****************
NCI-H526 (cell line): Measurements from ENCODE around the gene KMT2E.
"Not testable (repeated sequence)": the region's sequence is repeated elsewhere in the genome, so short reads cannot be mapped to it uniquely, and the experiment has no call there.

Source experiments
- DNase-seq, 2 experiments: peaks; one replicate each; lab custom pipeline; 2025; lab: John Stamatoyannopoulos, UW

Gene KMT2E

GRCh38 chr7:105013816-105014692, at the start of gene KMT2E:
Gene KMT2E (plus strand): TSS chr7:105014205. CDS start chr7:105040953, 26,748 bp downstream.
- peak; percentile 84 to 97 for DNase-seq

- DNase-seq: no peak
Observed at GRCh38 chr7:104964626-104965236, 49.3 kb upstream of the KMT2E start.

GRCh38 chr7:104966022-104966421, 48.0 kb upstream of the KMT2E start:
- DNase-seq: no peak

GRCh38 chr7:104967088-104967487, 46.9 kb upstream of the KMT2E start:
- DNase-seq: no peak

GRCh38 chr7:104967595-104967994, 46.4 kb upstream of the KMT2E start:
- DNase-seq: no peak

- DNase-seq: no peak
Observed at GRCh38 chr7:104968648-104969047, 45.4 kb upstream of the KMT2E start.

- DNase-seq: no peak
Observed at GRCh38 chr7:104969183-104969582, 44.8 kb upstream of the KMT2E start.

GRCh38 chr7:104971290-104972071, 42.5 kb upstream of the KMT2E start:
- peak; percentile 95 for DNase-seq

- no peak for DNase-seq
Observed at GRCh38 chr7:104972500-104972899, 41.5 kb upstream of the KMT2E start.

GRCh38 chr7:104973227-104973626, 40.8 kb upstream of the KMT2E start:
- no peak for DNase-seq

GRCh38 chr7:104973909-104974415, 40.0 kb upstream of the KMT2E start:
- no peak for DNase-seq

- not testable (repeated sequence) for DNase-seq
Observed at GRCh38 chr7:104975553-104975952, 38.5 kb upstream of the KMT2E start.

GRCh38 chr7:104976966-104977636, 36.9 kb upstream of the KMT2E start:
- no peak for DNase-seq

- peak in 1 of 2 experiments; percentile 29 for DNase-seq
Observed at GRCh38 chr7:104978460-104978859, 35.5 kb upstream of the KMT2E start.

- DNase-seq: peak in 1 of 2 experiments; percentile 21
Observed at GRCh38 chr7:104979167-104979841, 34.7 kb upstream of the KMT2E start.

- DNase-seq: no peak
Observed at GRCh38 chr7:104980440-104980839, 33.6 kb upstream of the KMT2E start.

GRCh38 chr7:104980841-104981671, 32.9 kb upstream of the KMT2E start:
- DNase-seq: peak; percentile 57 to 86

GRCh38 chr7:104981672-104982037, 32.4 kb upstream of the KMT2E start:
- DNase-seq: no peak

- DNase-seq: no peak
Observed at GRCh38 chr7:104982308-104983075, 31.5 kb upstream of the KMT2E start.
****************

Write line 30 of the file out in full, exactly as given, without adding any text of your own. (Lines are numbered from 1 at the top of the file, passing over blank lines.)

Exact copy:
Observed at GRCh38 chr7:104975553-104975952, 38.5 kb upstream of the KMT2E start.